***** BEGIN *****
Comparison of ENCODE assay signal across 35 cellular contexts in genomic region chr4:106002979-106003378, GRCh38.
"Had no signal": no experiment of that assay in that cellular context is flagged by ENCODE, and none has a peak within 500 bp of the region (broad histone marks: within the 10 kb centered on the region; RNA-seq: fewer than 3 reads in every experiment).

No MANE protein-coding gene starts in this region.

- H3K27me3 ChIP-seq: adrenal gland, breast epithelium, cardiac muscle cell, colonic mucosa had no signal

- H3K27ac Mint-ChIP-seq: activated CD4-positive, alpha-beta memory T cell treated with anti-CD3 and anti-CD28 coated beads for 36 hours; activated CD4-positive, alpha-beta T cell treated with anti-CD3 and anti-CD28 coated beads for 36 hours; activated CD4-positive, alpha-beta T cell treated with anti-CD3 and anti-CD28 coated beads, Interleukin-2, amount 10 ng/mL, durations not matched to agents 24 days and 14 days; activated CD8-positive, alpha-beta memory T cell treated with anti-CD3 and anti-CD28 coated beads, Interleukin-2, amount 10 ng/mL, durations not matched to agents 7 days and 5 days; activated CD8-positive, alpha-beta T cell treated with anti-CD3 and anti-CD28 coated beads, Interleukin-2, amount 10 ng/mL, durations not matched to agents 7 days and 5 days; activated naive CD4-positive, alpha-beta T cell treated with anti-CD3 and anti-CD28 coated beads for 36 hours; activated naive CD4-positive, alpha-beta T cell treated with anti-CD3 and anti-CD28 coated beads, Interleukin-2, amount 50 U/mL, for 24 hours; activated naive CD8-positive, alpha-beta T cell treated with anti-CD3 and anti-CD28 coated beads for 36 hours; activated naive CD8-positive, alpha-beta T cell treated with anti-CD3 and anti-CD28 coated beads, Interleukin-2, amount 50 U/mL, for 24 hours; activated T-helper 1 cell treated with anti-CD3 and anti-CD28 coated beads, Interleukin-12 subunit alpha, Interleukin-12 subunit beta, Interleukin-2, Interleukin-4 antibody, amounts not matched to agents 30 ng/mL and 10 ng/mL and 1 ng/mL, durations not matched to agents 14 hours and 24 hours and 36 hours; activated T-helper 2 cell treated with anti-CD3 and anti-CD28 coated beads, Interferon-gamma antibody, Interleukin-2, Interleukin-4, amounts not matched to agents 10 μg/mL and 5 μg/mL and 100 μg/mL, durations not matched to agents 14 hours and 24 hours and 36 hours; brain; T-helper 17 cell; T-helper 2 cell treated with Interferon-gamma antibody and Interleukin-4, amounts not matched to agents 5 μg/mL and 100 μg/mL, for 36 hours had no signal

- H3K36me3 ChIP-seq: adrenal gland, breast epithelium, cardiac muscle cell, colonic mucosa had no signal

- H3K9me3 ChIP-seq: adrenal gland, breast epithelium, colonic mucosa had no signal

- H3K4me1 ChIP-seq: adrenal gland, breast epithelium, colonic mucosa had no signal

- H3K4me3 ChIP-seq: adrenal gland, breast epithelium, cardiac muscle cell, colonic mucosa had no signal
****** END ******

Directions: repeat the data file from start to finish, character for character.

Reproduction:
Comparison of ENCODE assay signal across 35 cellular contexts in genomic region chr4:106002979-106003378, GRCh38.
"Had no signal": no experiment of that assay in that cellular context is flagged by ENCODE, and none has a peak within 500 bp of the region (broad histone marks: within the 10 kb centered on the region; RNA-seq: fewer than 3 reads in every experiment).

No MANE protein-coding gene starts in this region.

- H3K27me3 ChIP-seq: adrenal gland, breast epithelium, cardiac muscle cell, colonic mucosa had no signal

- H3K27ac Mint-ChIP-seq: activated CD4-positive, alpha-beta memory T cell treated with anti-CD3 and anti-CD28 coated beads for 36 hours; activated CD4-positive, alpha-beta T cell treated with anti-CD3 and anti-CD28 coated beads for 36 hours; activated CD4-positive, alpha-beta T cell treated with anti-CD3 and anti-CD28 coated beads, Interleukin-2, amount 10 ng/mL, durations not matched to agents 24 days and 14 days; activated CD8-positive, alpha-beta memory T cell treated with anti-CD3 and anti-CD28 coated beads, Interleukin-2, amount 10 ng/mL, durations not matched to agents 7 days and 5 days; activated CD8-positive, alpha-beta T cell treated with anti-CD3 and anti-CD28 coated beads, Interleukin-2, amount 10 ng/mL, durations not matched to agents 7 days and 5 days; activated naive CD4-positive, alpha-beta T cell treated with anti-CD3 and anti-CD28 coated beads for 36 hours; activated naive CD4-positive, alpha-beta T cell treated with anti-CD3 and anti-CD28 coated beads, Interleukin-2, amount 50 U/mL, for 24 hours; activated naive CD8-positive, alpha-beta T cell treated with anti-CD3 and anti-CD28 coated beads for 36 hours; activated naive CD8-positive, alpha-beta T cell treated with anti-CD3 and anti-CD28 coated beads, Interleukin-2, amount 50 U/mL, for 24 hours; activated T-helper 1 cell treated with anti-CD3 and anti-CD28 coated beads, Interleukin-12 subunit alpha, Interleukin-12 subunit beta, Interleukin-2, Interleukin-4 antibody, amounts not matched to agents 30 ng/mL and 10 ng/mL and 1 ng/mL, durations not matched to agents 14 hours and 24 hours and 36 hours; activated T-helper 2 cell treated with anti-CD3 and anti-CD28 coated beads, Interferon-gamma antibody, Interleukin-2, Interleukin-4, amounts not matched to agents 10 μg/mL and 5 μg/mL and 100 μg/mL, durations not matched to agents 14 hours and 24 hours and 36 hours; brain; T-helper 17 cell; T-helper 2 cell treated with Interferon-gamma antibody and Interleukin-4, amounts not matched to agents 5 μg/mL and 100 μg/mL, for 36 hours had no signal

- H3K36me3 ChIP-seq: adrenal gland, breast epithelium, cardiac muscle cell, colonic mucosa had no signal

- H3K9me3 ChIP-seq: adrenal gland, breast epithelium, colonic mucosa had no signal

- H3K4me1 ChIP-seq: adrenal gland, breast epithelium, colonic mucosa had no signal

- H3K4me3 ChIP-seq: adrenal gland, breast epithelium, cardiac muscle cell, colonic mucosa had no signal